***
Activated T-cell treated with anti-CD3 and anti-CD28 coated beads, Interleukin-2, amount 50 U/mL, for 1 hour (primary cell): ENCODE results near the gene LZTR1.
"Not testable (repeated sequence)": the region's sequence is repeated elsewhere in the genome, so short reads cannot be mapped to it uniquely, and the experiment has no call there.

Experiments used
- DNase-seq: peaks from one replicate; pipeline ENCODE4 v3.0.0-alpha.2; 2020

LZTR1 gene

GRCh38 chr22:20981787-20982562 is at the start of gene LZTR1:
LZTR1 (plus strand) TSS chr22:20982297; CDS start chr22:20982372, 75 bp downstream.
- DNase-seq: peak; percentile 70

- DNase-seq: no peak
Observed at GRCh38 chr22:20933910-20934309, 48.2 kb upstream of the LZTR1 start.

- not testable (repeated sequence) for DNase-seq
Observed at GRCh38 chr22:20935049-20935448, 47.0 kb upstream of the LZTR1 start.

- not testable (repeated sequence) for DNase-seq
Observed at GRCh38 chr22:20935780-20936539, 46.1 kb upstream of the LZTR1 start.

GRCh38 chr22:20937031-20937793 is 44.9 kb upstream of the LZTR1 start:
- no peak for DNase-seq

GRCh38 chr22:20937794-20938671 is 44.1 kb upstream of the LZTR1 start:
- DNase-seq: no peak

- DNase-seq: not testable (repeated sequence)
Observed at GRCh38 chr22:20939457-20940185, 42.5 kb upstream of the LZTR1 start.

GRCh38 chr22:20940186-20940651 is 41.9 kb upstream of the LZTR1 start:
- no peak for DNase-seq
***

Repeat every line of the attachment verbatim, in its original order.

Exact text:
Activated T-cell treated with anti-CD3 and anti-CD28 coated beads, Interleukin-2, amount 50 U/mL, for 1 hour (primary cell): ENCODE results near the gene LZTR1.
"Not testable (repeated sequence)": the region's sequence is repeated elsewhere in the genome, so short reads cannot be mapped to it uniquely, and the experiment has no call there.

Experiments used
- DNase-seq: peaks from one replicate; pipeline ENCODE4 v3.0.0-alpha.2; 2020

LZTR1 gene

GRCh38 chr22:20981787-20982562 is at the start of gene LZTR1:
LZTR1 (plus strand) TSS chr22:20982297; CDS start chr22:20982372, 75 bp downstream.
- DNase-seq: peak; percentile 70

- DNase-seq: no peak
Observed at GRCh38 chr22:20933910-20934309, 48.2 kb upstream of the LZTR1 start.

- not testable (repeated sequence) for DNase-seq
Observed at GRCh38 chr22:20935049-20935448, 47.0 kb upstream of the LZTR1 start.

- not testable (repeated sequence) for DNase-seq
Observed at GRCh38 chr22:20935780-20936539, 46.1 kb upstream of the LZTR1 start.

GRCh38 chr22:20937031-20937793 is 44.9 kb upstream of the LZTR1 start:
- no peak for DNase-seq

GRCh38 chr22:20937794-20938671 is 44.1 kb upstream of the LZTR1 start:
- DNase-seq: no peak

- DNase-seq: not testable (repeated sequence)
Observed at GRCh38 chr22:20939457-20940185, 42.5 kb upstream of the LZTR1 start.

GRCh38 chr22:20940186-20940651 is 41.9 kb upstream of the LZTR1 start:
- no peak for DNase-seq